Washington – The United States and its allies were considering supplying weapons to the Libyan opposition, The Washington Post reported today.
President Barack Obama’s administration believed that the UN resolution that authorised international intervention in Libya had the “flexibility” to allow such assistance, it reported, citing unnamed US and European officials.
According to The Post, Gene Cretz, the recently withdrawn US ambassador to Libya, said administration officials were having “the full gamut” of discussions on “potential assistance we might offer, both on the non-lethal and the lethal side”.
But no decisions had been made, the paper noted.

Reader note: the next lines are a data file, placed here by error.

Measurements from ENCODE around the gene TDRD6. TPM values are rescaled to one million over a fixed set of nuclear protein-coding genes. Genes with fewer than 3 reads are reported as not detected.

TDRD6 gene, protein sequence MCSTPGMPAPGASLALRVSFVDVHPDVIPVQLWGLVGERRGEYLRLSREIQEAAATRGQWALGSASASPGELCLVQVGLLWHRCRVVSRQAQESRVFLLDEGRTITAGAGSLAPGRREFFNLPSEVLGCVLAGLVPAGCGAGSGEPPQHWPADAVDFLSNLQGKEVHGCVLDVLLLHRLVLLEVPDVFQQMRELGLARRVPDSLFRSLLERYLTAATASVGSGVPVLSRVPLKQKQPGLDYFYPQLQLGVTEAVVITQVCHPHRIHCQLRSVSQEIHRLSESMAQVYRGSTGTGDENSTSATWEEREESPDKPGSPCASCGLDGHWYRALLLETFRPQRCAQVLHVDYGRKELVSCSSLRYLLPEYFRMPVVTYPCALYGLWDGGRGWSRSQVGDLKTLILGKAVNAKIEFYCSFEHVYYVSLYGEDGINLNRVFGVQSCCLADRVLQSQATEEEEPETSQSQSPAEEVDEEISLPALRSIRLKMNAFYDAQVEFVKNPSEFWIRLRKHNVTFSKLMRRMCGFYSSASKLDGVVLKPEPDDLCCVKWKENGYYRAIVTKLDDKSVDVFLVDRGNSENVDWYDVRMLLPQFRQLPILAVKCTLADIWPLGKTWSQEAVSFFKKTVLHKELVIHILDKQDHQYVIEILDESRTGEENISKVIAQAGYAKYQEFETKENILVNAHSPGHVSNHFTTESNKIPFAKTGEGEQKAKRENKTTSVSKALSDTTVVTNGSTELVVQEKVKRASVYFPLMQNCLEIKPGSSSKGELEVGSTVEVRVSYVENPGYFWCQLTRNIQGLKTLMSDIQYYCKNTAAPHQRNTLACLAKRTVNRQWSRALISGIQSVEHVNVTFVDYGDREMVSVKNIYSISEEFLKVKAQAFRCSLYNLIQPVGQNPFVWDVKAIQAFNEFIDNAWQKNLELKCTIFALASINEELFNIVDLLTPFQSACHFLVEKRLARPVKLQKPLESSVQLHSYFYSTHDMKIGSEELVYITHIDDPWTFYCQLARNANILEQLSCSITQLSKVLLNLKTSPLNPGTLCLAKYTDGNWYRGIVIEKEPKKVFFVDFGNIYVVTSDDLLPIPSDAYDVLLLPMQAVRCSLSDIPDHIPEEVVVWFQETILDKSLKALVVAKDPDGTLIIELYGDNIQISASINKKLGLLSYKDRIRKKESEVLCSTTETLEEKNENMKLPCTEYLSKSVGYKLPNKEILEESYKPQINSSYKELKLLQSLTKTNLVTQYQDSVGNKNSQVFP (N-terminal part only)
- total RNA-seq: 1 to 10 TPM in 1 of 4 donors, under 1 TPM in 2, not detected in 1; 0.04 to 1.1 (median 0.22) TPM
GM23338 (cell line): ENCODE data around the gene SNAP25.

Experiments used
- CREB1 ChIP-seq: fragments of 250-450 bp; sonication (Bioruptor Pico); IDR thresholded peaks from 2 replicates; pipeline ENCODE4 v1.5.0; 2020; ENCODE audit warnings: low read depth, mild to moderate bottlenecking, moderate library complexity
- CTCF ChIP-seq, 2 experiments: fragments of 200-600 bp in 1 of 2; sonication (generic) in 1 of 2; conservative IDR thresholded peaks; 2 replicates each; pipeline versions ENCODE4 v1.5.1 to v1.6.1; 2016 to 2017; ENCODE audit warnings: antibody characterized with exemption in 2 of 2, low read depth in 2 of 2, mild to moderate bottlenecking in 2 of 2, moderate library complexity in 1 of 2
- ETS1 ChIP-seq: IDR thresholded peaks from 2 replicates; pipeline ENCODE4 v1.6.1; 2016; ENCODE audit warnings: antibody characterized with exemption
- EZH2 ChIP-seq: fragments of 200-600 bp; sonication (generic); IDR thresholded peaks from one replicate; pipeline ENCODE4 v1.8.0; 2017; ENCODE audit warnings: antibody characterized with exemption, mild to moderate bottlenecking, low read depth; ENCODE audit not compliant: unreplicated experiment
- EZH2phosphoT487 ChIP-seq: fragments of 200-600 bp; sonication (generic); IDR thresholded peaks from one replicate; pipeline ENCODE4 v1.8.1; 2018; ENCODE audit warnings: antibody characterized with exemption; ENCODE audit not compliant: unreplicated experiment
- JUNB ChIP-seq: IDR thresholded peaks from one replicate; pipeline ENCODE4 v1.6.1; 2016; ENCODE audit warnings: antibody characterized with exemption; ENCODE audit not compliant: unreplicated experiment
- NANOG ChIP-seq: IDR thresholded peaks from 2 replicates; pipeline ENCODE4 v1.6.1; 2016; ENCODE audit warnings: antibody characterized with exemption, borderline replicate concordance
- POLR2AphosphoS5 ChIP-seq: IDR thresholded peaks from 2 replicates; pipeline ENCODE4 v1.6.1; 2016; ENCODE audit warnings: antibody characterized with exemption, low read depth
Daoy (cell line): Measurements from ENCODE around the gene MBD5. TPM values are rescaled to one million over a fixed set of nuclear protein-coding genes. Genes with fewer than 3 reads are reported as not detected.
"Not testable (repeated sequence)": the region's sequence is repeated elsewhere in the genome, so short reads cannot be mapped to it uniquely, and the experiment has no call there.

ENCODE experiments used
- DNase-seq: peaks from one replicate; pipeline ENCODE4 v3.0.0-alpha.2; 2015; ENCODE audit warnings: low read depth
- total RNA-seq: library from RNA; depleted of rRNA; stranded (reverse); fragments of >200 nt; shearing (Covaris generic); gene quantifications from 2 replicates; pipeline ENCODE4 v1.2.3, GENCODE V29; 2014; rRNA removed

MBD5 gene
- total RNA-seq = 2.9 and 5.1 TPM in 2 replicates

France, meanwhile, backed training and arming the rebels, the report added.
Obama would address the nation about his Libya strategy on Monday, the White House announced yesterday, as coalition forces launched a fresh wave of air and missile strikes against the Libyan regime’s forces.
Allied warplanes carried out raids yesterday on the town of Zliten, 160km east of Tripoli, and in the western Al-Watiya region, Libyan state television reported.
A military site in Tripoli’s eastern Tajura suburb was also in flames after three major explosions rocked the district.
According to the White House announcement, Obama will speak to the nation from the National Defense University in Washington this evening to update Americans on the campaign so far, on plans to turn over control to Nato and “our policy going forward”.
The US president also briefed key congressional leaders about the operation yesterday.